John Price explains why the outcome of a recent court case sheds new light on the parameters of directors’ liability for breaches by a company.

    The issue of when directors will be liable under directors’ duties for contraventions of the law by the company has been the subject of some recent judicial comment – most notably in ASIC v Cassimatis (No 8) [2016] FCA 1023.

    In Cassimatis, the Federal Court found Mr and Mrs Cassimatis breached their directors’ duties by permitting, or failing to prevent Storm Financial Limited from providing inappropriate investment advice. In particular, the court found that a reasonable director with the responsibilities of the Cassimatises would have been aware of the strong likelihood of contravention of the law and would have taken precautions to prevent it.

    Although the court found that Storm had in fact breached the law, Justice Edelman said he had serious doubt whether an actual breach by a corporation is a necessary requirement to prove a breach of duty by a director. This is important to bear in mind because it suggests that while a serious contravention by a company can serve as a good indicator that directors may have breached their duties, it is not necessarily a precondition to this finding.

    Continuing with his examination of the “stepping stone” approach of liability under directors’ duties flowing from a breach of the law by the company, Justice Edelman also stated that an actual breach by a corporation is not of itself sufficient to establish a breach of duty.

    So what does this mean for directors? ASIC encourages all boards to ensure that their companies have appropriate measures in place to monitor compliance with the company’s legal obligations.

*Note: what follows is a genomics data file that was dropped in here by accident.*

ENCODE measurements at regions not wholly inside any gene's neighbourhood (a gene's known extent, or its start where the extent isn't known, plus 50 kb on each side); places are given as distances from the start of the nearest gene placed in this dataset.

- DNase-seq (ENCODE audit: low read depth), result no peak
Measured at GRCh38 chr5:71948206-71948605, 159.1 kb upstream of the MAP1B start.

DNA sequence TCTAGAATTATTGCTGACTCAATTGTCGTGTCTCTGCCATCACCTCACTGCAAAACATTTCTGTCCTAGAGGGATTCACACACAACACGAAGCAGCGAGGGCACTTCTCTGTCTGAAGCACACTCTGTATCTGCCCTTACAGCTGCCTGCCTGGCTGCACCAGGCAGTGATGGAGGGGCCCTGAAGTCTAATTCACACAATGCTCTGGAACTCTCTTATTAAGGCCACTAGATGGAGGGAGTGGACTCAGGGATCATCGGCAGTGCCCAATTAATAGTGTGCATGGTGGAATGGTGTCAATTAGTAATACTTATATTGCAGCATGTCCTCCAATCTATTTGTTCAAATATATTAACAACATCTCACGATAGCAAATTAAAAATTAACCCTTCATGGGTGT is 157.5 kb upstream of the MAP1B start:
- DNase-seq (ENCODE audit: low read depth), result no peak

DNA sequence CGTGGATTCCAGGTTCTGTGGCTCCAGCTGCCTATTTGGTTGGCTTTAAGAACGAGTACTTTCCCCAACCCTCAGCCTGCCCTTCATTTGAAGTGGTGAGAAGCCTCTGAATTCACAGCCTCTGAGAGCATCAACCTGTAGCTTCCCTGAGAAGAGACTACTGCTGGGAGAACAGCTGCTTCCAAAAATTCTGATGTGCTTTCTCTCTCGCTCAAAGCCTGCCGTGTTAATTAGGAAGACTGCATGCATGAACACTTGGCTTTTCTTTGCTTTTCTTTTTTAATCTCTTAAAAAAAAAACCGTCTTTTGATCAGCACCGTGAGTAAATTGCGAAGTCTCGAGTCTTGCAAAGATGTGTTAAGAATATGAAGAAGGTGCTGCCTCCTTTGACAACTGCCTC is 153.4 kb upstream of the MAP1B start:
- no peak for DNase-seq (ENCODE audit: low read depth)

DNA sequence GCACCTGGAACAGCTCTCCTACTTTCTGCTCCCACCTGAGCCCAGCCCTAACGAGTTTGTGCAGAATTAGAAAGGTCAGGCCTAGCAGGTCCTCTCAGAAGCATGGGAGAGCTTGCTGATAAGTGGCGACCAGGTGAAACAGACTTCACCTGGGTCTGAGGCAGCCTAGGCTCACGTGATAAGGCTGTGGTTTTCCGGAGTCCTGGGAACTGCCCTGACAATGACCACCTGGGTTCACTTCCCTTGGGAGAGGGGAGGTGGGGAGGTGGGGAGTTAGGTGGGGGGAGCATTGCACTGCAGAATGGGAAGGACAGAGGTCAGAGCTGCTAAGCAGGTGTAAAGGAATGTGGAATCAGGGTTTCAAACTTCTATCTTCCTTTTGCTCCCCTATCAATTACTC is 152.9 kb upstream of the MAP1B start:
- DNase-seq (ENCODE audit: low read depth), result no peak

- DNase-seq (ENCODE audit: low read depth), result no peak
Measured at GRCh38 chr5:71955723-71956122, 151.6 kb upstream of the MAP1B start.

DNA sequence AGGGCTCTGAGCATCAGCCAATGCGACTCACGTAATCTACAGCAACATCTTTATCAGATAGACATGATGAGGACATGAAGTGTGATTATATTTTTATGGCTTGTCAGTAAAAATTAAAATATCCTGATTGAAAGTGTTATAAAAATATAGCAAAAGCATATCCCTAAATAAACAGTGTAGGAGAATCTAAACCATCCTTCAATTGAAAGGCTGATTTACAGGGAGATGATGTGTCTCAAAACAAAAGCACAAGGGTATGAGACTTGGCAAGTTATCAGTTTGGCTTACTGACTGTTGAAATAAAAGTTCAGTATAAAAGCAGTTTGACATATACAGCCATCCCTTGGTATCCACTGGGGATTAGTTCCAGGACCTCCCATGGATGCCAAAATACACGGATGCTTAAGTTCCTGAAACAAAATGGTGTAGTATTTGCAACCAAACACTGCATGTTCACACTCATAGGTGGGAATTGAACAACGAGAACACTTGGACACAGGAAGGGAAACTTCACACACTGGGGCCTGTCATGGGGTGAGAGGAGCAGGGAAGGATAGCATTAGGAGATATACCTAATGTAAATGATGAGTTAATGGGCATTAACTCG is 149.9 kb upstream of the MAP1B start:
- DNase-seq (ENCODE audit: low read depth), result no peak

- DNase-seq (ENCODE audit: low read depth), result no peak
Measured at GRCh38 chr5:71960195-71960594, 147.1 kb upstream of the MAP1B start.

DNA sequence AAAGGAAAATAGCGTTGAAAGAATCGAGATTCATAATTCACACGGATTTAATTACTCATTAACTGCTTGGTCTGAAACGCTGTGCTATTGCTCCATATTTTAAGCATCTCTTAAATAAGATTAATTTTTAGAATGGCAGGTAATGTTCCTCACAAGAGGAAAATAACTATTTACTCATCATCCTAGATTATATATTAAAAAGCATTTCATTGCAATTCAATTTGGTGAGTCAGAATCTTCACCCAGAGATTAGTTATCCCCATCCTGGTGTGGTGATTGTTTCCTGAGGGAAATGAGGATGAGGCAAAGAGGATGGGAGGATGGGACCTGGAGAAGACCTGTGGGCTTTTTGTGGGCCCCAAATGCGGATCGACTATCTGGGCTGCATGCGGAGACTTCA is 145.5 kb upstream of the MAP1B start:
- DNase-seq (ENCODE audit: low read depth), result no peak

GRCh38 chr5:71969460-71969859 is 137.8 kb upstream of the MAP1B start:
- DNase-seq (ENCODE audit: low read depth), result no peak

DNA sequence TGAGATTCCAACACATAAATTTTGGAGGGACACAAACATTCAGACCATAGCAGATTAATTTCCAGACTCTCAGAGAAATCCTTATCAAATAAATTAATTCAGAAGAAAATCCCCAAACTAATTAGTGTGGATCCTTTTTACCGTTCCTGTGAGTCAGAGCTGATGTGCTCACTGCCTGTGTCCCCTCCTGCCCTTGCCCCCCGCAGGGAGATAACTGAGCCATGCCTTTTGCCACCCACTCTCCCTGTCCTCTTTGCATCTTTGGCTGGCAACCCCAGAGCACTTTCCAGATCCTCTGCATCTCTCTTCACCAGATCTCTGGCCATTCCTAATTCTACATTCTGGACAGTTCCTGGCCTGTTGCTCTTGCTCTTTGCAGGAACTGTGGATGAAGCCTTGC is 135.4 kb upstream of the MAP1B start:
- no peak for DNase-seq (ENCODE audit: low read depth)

However, this decision suggests compliance with the duty of care and diligence requires more than this. The relevant test to which a director will be held involves balancing the foreseeable risk of harm to the company against the potential benefits that could reasonably have been expected to accrue from the director’s conduct.

    Whether there has been, or may be, a contravention of a law by the company is something directors should consider when performing this risk-benefit analysis for themselves.

    In Cassimatis, Justice Edelman expanded on three elements of this risk-benefit test as it applies to contraventions of the law by the company. First, “harm” to the interests of the company is not limited to financial interests, but extends to any interest – including reputation and legal compliance. This aligns with a finding by the Financial Reporting Council (UK) that intangible assets now account for over 80 per cent of corporate value – so harm should be considered in that light.

    The risk-benefit “balancing” involves considering what a reasonable person would have done in response to the foreseeable risk of harm. The magnitude and likelihood of risk as well as the burden of alleviating action are also relevant considerations.

    A pure cost comparison, such as the cost of a penalty compared to the profit from the contravention, is not sufficient to avoid a breach of directors’ duties. Nor would it be in a company’s interests to engage in serious unlawful conduct even if that conduct was considered to be virtually undetected during the limitation of liability period.

    The circumstances of the relevant company and responsibilities of the director are also relevant to the balancing exercise. For example, the degree of control that the Cassimatises had over the company and the relatively small burden of alleviating the relevant action were relevant factors.

    The decision in Cassimatis is an important reminder to directors of their obligation to oversee the conduct of the company in light of the risk-benefit test set out above. This may include requiring the company to adopt a different course of action to alleviate foreseeable harm to the interests of the company.

    Serious corporate contraventions may well lead to legal action against directors for a breach of the duty of care and diligence. However, this decision suggests such breaches may exist even if a contravention of other laws by the company has not occurred – it will all depend on the facts.

    The notion that directors can be liable for corporate contraventions is not new. But the decision in Cassimatis has provided some further insight into the parameters of this liability.

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